Today I am so excited to add another Spell Caster to my site. There is something magical about the seas of our little celestial marble as it circles about in space. Sometimes it is almost inconceivable that this planet has water and trees and so many things–often times so amazingly beautiful and at other times so painfully sublime–and yet, beyond our dome-like shell, there resides the infinite coldness of space.
Looking upon the amazing, fresh and invigorating images documenting Chris Jackson’s voyages, one feels that indescribable paradox of what is here, now, within our world and what is out there, beyond our atmosphere. In some ways, we know more about space than we know about the ocean deep.
Chris has had the opportunity many of us dream about–sailing the seas, touching manta ray and watching eels and jellyfish as they swim leisurely by. If anyone knows what pirates of old must have seen with their own eyes, it’s Chris Jackson.
CHRIS JACKSON — WRITER AND HIGH-SEAS ADVENTURER
KARA: Hi Chris! Thank you so much for spending time with us today! Let’s get to it! What is one of the most surprising ways the sea has changed you as a writer?
CHRIS JACKSON: This is a difficult question in that my association with the sea began long before I made my first serious attempt to write something resembling a novel or short story. In effect, nearly forty years on the sea has taught me a lot about perseverance, more about fear than I ever wanted to know, and a great deal about discomfort. I drew on all of these experiences when I finally got around to writing something with a nautical theme. I say “finally” because the Scimitar Seas novels were not my first published works. The “finally” part came to me when I realized that I had a wealth of experiences that I was not drawing upon as a writer. So, in effect, my experiences with the sea have not changed me as much as they shaped me as a writer and gave me a set of tools that not all writers possess.
KARA: Ever been in a leaky boat without a bucket? What happened?
CHRIS JACKSON: Leaky, no, but I have been in some “white knuckle” weather, for sure. When the seas are larger than the length of your boat, you are in serious weather, and I have been in some that almost doubled the length of the boat. The seas begin to look like mountains, right down to towering rock faces and snow caps, only the snow caps curl down and try to crush you in avalanches. In the three instances I have been in “white knuckle” weather, the vessels performed admirably—meaning nothing was seriously broken or carried away by the seas—and nobody was injured more than a few bumps and bruises. Lessons were learned, and I will relive those endless hours a million times in my nightmares.
KARA: That is astounding! What is the challenging part about writing Nautical Fantasy? And what is the pleasurable reward?
CHRIS JACKSON: For me, the most challenging thing is to not go overboard (no pun intended) with the nautical details.
KARA: Hah! <COUGH> Sorry…Go on…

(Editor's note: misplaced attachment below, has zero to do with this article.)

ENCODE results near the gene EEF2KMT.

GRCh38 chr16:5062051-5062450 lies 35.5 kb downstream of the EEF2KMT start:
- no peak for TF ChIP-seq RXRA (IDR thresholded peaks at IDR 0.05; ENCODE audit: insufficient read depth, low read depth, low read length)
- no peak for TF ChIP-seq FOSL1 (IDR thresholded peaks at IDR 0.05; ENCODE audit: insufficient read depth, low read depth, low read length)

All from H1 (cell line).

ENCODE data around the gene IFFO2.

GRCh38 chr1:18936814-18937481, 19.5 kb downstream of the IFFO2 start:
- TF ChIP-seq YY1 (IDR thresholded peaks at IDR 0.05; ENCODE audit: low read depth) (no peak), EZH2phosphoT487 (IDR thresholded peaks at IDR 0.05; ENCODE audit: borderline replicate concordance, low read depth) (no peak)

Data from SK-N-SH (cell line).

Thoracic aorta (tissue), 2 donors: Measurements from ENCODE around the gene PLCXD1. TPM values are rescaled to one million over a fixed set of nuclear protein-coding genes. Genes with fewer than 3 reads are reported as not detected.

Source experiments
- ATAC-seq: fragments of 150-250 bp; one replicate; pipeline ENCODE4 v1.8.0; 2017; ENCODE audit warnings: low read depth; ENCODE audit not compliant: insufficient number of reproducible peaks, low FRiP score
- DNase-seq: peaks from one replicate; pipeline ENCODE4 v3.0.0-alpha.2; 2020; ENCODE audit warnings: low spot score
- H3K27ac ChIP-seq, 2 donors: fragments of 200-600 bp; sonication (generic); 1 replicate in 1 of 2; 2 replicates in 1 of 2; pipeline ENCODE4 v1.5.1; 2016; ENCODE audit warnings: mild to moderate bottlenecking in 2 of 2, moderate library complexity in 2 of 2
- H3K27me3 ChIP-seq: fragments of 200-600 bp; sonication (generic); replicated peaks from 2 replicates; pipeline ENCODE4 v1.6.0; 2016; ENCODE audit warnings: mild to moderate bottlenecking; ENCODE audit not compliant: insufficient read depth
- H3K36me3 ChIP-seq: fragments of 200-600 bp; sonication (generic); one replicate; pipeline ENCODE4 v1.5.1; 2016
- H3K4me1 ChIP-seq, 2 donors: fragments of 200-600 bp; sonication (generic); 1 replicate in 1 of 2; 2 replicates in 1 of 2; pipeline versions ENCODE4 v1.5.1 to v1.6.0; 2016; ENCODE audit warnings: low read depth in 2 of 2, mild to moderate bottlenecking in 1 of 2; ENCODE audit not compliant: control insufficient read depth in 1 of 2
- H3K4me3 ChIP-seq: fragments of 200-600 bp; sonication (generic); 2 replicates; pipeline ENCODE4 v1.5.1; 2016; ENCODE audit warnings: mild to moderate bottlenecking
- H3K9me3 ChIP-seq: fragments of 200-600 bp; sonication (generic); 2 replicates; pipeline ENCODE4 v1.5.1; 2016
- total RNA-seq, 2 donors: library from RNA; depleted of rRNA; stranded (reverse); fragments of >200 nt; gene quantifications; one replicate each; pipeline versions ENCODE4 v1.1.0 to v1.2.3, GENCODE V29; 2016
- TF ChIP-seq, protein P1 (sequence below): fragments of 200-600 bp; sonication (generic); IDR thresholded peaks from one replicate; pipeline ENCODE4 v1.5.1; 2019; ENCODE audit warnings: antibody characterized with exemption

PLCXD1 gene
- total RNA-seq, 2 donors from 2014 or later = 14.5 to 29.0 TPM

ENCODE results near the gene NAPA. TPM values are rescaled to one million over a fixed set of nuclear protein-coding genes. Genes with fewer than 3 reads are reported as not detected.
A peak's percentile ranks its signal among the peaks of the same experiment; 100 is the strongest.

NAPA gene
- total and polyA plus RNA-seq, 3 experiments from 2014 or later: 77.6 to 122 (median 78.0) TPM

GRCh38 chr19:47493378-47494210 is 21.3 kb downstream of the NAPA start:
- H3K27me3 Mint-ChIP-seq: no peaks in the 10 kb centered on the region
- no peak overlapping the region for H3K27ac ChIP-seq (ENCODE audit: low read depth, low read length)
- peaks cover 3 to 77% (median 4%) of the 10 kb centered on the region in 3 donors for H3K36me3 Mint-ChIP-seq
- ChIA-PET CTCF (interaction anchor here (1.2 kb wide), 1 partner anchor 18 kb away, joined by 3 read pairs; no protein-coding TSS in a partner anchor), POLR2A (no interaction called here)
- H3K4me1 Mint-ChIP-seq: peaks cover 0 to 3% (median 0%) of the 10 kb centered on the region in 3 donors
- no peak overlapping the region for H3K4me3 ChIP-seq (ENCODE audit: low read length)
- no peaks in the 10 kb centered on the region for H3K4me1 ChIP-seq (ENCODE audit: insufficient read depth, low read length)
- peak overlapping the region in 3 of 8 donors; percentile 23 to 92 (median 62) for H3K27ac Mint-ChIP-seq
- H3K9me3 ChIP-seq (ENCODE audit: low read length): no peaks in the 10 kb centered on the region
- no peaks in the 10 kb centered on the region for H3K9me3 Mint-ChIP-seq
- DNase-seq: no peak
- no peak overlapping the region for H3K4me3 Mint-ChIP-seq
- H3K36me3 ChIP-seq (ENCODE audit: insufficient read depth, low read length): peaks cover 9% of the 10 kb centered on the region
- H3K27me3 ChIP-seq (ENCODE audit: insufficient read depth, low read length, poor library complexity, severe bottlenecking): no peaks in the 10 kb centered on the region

CHRIS JACKSON: Readers of fantasy can tolerate a little less “info dump” in that regard than some other audiences. For instance, readers of “male adventure” might get off on a long paragraph of gun porn, where the hero’s mighty firearm is described in great detail and caliber, but a fantasy audience will go glassy eyed if an author waxes poetic about a ship or the sea for too long. I had a very good editor for the Scimitar Seas novels at Dragon Moon Press, Gabrielle Harbowy, and she knew nothing about boats, so it was a good match. She reined me in. James Sutter, the editor at Paizo, surprised the hell out of me with his enthusiasm and letting me step outside the “rules” set by the Pathfinder game system in my nautical details. He basically said “To hell with the rules. Write the story, and I’ll tell you if you go too far.” I did, and it worked.
The most rewarding is, without a doubt, the fan feedback. The Scimitar Seas novels have won three consecutive gold medals for Book of the Year from Foreword Reviews, and the fourth in the series is in the running again, but the awards don’t compare to the praise of the fans. Don’t get me wrong. I am very proud of the awards, but there is something about shaking a fan’s hand at a convention, looking into their wide eyes, and listening to them tell me how much they enjoyed the story, that really lights up my heart.
KARA: How do you manage to write while sailing?
CHRIS JACKSON: It is challenging, but also rewarding as well. Spotty internet, difficult hours when we’re actually sailing, not just sitting in some beautiful cove or harbor, and the distractions of the wonderful places we visit are all high on the list of things to deal with. Dealing with those challenges has been a long learning curve. Originally, after quitting my day job to go sailing, I thought I would have a lot more time to write. I do, but I also have many more responsibilities as a sailor than I did when we were simply sitting at the dock. We have become very early morning people, often out of bed by 0400 hours. This gives me long hours to write before anyone else is even awake. These hours are also not challenged by evening festivities of friends, sunsets, cocktails and star-filled skies. If I could have one thing that would make it a lot easier, it would be a satellite internet connection.